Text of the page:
“The Huey Pilot”

Casually he walks to the slick, a helmet with dark visor in his hand,
stepping from the skid into the cockpit, the switches and dials at his command.

He may be tired from many runs, it seems he lives under this plexi dome,
but with the stick between his legs and the pedals at his feet, he feels once again at home.

He fires up that turbine as the pre-flight is performed, the Jesus nut begins to turn,
that machine begins to rock and now starts that steady “Whop”, and air begins to churn.

As those massive blades begin to claw the air he skillfully lifts his baby off the ground,
the tail begins to rise and the front seems slow to follow but no better pilot will be found.

I never saw his face, I never knew his name, but I’ll never forget the day the Huey Pilot came.

With surgical precision he causes that Huey to hover, dip and dance behind a hill,
then he routinely skims the tops of trees, rising only to have his door gunner make another kill.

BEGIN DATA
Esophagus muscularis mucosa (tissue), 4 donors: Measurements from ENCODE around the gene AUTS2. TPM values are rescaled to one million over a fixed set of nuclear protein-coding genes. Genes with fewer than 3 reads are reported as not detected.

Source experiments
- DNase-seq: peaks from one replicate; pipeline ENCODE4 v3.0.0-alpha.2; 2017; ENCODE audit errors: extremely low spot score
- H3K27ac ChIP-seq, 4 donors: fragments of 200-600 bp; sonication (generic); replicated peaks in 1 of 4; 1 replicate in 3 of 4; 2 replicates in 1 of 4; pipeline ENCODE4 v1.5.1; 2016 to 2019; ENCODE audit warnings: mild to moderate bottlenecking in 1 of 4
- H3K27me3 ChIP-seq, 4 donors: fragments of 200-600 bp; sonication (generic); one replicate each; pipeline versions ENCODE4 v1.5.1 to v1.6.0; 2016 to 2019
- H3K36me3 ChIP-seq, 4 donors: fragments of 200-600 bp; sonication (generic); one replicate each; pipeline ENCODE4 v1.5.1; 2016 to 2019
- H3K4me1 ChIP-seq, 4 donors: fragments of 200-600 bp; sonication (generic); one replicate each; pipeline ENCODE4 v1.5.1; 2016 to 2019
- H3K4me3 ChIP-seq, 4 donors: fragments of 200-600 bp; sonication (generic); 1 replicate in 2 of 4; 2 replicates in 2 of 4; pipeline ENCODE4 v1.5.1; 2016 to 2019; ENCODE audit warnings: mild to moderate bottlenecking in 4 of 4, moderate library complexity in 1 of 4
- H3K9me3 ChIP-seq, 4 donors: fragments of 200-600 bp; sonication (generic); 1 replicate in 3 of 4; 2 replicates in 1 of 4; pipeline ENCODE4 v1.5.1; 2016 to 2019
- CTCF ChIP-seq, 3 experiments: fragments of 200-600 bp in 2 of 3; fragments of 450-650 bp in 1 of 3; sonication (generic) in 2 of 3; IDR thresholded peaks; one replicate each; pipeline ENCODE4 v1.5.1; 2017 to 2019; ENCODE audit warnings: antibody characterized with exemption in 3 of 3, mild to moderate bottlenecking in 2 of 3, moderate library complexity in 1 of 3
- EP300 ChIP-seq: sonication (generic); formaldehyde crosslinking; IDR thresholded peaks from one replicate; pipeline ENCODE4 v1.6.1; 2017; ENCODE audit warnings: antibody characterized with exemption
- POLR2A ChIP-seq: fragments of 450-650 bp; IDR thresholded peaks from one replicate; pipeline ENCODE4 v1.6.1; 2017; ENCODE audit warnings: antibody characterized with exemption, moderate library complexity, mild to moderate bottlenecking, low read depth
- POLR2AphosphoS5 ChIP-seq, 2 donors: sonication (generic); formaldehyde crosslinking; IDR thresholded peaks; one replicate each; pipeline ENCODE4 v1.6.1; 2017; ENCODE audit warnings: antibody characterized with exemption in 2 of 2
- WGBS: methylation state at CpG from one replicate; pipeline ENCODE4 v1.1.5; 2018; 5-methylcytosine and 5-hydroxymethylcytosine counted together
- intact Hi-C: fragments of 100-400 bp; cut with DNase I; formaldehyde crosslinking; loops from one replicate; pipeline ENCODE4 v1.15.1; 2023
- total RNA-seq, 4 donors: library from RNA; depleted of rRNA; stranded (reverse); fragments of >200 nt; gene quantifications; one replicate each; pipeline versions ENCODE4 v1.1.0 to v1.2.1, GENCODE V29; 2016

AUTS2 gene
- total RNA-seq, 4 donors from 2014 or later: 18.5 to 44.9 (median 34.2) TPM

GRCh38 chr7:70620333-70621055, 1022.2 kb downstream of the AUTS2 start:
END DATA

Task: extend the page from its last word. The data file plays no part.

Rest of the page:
He listens to the Peter Pilot and Crew Chief as well as he watches for popped smoke,
glancing down he sees looks of relief on haggard faces, they know he will not choke.

With bullets pinging on the thin metal and stars appearing on the windshield he holds steady to the stick,
people are screaming to his rear, mortars dropping dangerously near, but he maintains a firm control of his slick.

He saves a dozen lives and takes supplies where no one else wishes to go, for him it is just another day,
at base camp he helps wash blood from the rear cabin and after he fingers new bullet holes he casually walks away.

I never saw his face, I never knew his name, but I’ll never forget the day the Huey Pilot came.

 

Copyright © September 1996 I. S. Parrish